Last week in the Benefits of Music part I we discussed passion, self expression and improved hearing. In part II we take a look at 3 more benefits of music.

Reading and Comprehension

Those of us who have gone through a traditional music program know that learning to read music is a difficult and tedious task. One must keep track of multiple components in a musical composition including, time, key signature, rests, repeats, and on and on the list goes. But the ability to successfully do this does not end once you put down the guitar.

One study found that children who had undergone a traditional music program had scored higher than their non-musical counterparts in a test of reading skills and comprehension. This is likely through their ability keep track of various components as they are reading the music, as well as their ability to anticipate the direction of the musical composition.

Advancing Your Coordination

Playing an instrument is not easy, and it takes a lot of practice. But why does it take so much practice? I’ll let the saxophonists answer this question. There are more buttons and level along the side of a saxophone than you can find in the cockpit of a jumbo jet. Coordinating your individual fingers to move synchronously can be daunting at first, but with practice you’ll get the hang of it.

However, creating music doesn’t just involve eye-to-finger coordination. For example, a drummer playing a drum set, sometimes involving more than 10 components must coordinate the movement of all limbs simultaneously. Again, this ability doesn’t stop once you leave the classroom, but will benefit musicians both in the classroom and on the basketball court, you weekend warrior you!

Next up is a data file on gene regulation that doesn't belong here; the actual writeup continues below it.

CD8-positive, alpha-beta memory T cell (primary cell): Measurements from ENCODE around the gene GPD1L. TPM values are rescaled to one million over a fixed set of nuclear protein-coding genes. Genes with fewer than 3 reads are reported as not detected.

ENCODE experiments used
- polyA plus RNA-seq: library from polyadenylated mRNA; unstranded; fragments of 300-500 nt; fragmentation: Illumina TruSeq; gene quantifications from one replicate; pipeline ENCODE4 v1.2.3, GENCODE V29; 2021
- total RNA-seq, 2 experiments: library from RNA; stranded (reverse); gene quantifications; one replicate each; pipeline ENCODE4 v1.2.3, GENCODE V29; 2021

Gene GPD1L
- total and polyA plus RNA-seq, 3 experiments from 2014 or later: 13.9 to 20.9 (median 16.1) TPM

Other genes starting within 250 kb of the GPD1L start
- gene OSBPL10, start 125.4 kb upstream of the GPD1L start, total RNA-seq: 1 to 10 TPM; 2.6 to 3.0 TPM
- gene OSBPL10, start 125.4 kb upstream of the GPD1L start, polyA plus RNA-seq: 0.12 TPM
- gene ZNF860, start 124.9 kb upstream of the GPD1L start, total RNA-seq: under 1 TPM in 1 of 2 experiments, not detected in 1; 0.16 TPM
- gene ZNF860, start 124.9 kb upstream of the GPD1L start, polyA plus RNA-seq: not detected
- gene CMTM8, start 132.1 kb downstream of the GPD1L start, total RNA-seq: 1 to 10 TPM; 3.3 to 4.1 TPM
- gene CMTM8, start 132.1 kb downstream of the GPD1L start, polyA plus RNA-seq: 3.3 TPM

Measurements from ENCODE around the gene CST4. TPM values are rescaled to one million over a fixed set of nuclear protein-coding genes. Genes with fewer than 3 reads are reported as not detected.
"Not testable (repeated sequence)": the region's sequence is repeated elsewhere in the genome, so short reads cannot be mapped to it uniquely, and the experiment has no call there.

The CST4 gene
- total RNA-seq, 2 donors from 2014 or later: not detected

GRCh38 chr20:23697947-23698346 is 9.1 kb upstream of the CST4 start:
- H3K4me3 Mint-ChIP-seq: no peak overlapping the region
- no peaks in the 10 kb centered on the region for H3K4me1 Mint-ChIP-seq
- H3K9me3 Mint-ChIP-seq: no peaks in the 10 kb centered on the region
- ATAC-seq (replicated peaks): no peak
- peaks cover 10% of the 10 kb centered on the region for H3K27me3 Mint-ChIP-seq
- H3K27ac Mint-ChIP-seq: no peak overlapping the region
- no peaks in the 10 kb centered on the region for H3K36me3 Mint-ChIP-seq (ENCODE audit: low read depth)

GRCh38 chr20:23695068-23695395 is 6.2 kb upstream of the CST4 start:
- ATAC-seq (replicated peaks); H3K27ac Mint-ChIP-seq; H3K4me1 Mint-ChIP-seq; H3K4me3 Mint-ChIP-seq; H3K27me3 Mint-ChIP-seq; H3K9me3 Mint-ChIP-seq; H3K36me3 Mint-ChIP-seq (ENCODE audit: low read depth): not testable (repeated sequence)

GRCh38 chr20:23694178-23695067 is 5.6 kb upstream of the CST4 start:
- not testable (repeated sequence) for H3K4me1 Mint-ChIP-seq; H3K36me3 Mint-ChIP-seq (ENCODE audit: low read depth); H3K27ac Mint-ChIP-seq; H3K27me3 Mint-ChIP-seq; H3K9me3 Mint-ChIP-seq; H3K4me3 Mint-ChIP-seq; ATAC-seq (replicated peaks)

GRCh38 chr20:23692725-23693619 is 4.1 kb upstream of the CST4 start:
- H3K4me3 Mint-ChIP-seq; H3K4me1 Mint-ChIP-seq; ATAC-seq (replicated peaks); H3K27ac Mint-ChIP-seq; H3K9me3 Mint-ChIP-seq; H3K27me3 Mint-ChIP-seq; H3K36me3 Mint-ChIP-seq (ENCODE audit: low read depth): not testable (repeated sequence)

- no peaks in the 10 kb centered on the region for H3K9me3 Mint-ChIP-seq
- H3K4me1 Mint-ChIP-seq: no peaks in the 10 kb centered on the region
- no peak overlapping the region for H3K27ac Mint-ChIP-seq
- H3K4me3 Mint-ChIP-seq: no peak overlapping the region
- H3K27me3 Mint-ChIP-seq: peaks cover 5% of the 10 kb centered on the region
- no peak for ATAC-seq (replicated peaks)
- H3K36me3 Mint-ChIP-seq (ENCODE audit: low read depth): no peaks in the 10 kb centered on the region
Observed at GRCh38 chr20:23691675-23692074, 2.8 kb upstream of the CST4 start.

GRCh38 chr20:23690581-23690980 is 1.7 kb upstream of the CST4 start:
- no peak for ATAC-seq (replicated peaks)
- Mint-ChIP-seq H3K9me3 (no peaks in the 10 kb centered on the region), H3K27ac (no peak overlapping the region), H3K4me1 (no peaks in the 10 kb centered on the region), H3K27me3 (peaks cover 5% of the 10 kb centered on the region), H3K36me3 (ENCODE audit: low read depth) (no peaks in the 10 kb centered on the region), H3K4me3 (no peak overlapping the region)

Enhance Happiness

Doing what you enjoy is the ultimate when it comes to making yourself happy. Needless to say, increasing your own psychological well-being has countless benefits including reduced stress, reduced anxiety, and even reduced acne!

What ever your reason may be, I would encourage any who think it is worth the try to pick up a new instrument, or pick up your old one and continue right where you left off. Taking the time recognize the benefits of my own musical endeavors has given me a new appreciation for my musical talents.

What do you gain the most of your musical creating abilities, or musical listening abilities? Tell us about it in the comment box below.


Guest post: Trevor Blackman is a self-proclaimed online entrepreneur, who also enjoys the musical arts! He spends countless hours playing his guitar and dabbling around on the piano. He is the founder of a social interview website, where he interviews musicians discovered on YouTube. In his spare time he loves to play with his dog, Henry.

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